I share a lot of knitting patterns here.
Baby blanket knitting patterns are one of my favorite things because 1) babies are adorable and anything and everything made for babies to use or wear is pretty much adorable and 2) you don’t have to measure blankets. You don’t really even have to worry about the gauge of yarn you’re using (I hate knitting swatches to determine gauge!). You do run the risk of the blanket turning out slightly different if you don’t check the gauge beforehand, but unless you’re wanting a really tight-knit blanket, or it has cables you don’t want gaping holes in, for the most part, you can just take your chances with whatever yarn you like and you’ll do okay.
So I wanted to share a small change I made when casting on for blankets (or sweaters…or anything else). I used to use a simple cast on – I just looped the yarn over my needle and bam! One stitch cast on. It’s easy. You don’t have to calculate anything. You can just cast on like that until you have all your stitches, and then get to work.
However, a year or so after I began, I switched to the long tail cast on (also, called the continental cast on). It just looks a little more finished. I think it gives your work a nicer edge. It’s one of those little changes you can make that takes your knitting from beginner to more advanced and polished-looking. And I think it’s fun to do, actually! After you practice the first ten or so stitches, you get the hang of it and start whipping your yarn around, through your fingers, and onto your needles pretty quickly. And it reminds me of the cat’s cradle yarn games I used to play with my friends when I was little. Ahhhh, memories!
I made a video to show you how to do the long tail cast on…take a look, and then be sure to read on for some important tips.
As I mentioned, one small challenge of using the long tail cast on method is that you need to know how much yarn you’re going to use to cast on before you get started. Frankly, usually I guess. I’ve had to go back and take all the stitches off and start again once or twice, but it doesn’t really bother me. However, there are some guidelines you can use to figure out how much yarn you’ll want before you get started. You can be much smarter than I am, do a few calculations, and save yourself the pain of having to start over like I do.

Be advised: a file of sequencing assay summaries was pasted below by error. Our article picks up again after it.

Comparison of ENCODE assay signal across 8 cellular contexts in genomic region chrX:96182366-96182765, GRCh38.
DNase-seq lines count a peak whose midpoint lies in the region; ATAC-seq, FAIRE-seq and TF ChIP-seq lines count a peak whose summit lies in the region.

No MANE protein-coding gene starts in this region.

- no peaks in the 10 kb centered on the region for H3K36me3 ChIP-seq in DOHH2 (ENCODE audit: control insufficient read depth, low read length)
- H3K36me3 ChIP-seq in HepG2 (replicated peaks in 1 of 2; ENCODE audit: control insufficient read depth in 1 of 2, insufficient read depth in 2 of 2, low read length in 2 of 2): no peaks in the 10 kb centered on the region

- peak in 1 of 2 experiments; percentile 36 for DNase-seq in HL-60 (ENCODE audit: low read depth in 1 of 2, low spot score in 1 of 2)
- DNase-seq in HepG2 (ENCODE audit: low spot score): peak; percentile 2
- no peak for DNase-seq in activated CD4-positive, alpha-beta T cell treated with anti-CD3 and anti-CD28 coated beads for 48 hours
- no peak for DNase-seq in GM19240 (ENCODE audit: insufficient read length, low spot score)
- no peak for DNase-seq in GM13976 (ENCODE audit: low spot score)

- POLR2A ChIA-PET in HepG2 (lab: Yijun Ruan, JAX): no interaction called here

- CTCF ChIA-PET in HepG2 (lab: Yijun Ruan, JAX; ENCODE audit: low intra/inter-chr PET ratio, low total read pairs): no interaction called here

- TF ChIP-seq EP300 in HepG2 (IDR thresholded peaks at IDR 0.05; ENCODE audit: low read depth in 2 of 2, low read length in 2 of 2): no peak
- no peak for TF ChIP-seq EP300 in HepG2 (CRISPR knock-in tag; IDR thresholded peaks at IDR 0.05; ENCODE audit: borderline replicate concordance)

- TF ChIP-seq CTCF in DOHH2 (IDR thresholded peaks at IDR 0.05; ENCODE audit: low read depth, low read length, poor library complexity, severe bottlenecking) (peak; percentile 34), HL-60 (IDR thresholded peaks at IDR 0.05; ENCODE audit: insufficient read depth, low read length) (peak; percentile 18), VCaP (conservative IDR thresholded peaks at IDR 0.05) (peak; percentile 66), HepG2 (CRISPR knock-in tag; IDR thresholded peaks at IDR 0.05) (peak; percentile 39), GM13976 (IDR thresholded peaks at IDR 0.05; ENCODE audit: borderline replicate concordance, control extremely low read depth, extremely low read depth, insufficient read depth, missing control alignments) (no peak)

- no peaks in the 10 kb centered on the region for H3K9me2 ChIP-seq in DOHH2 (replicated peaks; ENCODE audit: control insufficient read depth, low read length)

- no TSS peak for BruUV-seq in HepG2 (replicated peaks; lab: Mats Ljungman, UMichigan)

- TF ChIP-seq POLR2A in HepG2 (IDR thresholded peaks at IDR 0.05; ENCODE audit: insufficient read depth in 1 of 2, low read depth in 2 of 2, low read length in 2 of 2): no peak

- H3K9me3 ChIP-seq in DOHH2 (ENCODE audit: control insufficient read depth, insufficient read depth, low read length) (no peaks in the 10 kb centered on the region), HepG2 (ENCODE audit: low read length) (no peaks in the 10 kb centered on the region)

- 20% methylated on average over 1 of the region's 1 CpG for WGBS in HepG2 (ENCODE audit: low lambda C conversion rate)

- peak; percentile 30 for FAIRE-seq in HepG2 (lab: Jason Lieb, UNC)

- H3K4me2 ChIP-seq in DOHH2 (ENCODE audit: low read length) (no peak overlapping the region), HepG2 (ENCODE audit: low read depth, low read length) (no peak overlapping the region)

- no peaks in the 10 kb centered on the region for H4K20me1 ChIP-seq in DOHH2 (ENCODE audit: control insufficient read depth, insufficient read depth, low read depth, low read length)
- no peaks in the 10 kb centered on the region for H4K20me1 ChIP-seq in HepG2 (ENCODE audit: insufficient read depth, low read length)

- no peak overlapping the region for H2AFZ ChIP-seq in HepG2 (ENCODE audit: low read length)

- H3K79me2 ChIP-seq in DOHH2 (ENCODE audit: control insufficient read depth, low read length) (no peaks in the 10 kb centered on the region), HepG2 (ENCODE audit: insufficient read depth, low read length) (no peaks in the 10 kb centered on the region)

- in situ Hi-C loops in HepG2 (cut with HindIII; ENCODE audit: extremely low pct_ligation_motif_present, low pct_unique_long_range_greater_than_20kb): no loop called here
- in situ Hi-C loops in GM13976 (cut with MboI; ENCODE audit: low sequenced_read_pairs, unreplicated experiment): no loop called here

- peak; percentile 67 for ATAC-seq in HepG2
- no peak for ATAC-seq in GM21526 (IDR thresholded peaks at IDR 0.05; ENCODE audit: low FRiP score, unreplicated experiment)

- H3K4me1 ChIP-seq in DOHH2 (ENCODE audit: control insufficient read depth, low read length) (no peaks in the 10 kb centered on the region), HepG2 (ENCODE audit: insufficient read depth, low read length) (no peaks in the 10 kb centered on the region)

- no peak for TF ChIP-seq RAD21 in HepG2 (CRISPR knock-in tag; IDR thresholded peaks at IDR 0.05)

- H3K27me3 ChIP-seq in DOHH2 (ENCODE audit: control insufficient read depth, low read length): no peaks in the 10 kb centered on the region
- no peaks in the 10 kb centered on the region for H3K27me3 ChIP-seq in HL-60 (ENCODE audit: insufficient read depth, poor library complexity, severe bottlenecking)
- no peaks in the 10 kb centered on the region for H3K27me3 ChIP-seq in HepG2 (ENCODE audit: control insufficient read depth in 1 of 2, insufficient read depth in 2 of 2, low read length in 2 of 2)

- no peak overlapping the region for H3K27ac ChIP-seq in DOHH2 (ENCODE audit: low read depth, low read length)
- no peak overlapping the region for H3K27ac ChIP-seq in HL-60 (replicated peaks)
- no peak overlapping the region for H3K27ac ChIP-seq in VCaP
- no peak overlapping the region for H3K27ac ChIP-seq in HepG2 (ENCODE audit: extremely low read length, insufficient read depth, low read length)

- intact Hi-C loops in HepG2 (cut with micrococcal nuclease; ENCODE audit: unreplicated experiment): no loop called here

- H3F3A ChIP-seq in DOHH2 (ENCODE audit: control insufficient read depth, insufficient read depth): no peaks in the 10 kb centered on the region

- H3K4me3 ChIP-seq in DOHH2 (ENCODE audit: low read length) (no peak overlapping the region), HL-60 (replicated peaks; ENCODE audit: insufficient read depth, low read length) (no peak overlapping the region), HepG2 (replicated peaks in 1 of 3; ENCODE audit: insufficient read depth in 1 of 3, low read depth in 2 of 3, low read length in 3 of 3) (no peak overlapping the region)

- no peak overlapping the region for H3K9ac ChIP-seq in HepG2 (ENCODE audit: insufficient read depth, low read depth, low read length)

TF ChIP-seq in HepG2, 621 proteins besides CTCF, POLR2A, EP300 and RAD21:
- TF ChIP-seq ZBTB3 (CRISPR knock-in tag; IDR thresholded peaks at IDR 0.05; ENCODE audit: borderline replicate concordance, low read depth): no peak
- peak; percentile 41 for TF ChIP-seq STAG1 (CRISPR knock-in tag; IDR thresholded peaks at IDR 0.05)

How to determine how much yarn you need for a long tail cast on:
You can use several methods to help you figure out how much yarn you need:
- Cast on 10 stitches with a long tail cast on.
- Hold the end of the tail close to the last of your 10 stitches. With your other hand, hold the slip knot you made to get started. Slide all the stitches off the needle and pull your hands apart to unravel them.
- Measure the length of yarn between your two hands. This tells you the length of a tail for 10 stitches.
- Divide the total number of stitches you need to cast on by 10. Then multiply by the measurement you just made. Round up to the nearest whole number. This gives you the total length of yarn you need to cast on. I’d add a few more inches, just to be safe.
-Method 2 (the two-strand method):
- Use two separate strands of the yarn you’re working with (either from two balls of yarn, or one from each end of one ball of yarn)
- Hold both strands together and make a slip knot as though you were working with only one strand. Do not count your slip knot as one of your cast on stitches.
- Separate the two strands and cast on your stitches. After all your stitches are cast on, cut the strand of yarn that formed loops around the base of the new stitches.
- After knitting one row, remove the slip know from the needle and untie.
One more thing to watch out for when using the long tail cast on method – when you begin knitting your first row, make sure you’re using your working yarn (the yarn attached to the ball or skein) and that you don’t accidentally use what’s left of your tail to knit with!